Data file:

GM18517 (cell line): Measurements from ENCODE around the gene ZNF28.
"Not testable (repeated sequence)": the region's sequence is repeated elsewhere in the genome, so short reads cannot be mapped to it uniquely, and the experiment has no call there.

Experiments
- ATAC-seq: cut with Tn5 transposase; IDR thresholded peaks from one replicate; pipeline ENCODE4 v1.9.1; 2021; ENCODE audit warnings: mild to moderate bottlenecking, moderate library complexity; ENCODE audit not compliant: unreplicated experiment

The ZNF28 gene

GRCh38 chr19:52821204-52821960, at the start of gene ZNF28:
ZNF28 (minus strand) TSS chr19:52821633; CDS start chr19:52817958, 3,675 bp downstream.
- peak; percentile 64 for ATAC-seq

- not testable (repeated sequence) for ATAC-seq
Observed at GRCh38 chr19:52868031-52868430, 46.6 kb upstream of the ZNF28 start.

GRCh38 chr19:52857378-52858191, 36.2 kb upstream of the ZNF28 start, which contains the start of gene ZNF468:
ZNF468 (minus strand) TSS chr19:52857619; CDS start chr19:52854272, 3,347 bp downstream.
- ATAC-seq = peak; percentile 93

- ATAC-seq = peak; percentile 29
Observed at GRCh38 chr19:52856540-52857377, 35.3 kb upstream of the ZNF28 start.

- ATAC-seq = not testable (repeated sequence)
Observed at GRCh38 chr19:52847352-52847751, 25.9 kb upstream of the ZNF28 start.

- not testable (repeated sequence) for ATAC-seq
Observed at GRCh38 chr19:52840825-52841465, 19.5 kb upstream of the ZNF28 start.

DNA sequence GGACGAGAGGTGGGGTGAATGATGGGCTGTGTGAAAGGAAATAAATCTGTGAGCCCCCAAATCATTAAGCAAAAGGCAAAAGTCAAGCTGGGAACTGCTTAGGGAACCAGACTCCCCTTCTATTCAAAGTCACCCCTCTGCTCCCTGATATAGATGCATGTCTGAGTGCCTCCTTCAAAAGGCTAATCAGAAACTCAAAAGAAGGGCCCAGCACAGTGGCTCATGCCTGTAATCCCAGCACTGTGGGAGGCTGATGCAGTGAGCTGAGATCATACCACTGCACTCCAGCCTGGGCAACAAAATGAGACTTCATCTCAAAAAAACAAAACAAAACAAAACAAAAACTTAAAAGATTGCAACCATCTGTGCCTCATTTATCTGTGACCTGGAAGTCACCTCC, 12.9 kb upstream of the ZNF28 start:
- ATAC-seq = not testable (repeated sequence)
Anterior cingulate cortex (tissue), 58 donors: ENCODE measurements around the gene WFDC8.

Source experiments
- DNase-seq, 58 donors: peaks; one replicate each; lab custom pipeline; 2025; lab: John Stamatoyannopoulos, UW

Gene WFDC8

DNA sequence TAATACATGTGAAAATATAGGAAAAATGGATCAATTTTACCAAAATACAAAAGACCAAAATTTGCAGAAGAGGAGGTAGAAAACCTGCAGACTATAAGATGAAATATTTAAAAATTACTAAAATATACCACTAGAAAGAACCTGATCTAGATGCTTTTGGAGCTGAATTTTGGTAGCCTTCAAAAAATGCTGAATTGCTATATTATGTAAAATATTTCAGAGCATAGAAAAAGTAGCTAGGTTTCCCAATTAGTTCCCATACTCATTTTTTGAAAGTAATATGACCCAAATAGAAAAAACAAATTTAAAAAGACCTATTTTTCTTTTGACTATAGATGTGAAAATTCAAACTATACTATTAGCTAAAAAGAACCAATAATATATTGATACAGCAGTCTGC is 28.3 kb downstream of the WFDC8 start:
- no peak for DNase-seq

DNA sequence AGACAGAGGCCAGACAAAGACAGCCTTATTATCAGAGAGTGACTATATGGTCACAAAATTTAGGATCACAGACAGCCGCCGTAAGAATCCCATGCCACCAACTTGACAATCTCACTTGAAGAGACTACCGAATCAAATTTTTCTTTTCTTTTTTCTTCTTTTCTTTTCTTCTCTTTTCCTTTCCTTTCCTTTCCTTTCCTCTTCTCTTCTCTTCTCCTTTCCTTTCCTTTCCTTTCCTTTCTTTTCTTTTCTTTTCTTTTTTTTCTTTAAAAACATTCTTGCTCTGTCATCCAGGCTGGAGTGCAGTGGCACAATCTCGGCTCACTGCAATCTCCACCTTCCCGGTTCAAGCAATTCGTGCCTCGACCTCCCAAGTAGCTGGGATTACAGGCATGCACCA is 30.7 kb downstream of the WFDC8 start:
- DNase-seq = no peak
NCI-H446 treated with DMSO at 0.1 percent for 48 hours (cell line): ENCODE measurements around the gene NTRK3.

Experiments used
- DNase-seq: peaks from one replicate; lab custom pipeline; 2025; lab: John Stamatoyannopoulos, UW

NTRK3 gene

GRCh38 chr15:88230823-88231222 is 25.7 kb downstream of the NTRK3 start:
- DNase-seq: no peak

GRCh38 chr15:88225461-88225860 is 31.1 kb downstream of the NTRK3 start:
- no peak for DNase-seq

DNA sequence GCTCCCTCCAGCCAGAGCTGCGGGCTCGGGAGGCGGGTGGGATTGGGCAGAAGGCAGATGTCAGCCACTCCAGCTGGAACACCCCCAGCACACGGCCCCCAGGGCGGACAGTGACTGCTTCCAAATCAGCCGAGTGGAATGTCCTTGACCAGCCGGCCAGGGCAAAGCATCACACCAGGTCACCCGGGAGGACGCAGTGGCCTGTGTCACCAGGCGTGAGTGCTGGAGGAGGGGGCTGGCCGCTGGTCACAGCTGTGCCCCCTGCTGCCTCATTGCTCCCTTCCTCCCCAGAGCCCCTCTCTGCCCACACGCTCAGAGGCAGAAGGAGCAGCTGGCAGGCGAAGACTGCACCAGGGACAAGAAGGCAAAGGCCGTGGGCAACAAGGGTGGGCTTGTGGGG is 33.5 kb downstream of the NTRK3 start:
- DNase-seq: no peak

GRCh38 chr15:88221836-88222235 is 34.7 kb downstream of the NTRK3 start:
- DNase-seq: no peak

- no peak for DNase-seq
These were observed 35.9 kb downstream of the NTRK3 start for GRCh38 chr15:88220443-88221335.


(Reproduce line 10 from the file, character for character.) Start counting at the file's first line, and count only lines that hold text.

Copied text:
Observed at GRCh38 chr19:52868031-52868430, 46.6 kb upstream of the ZNF28 start.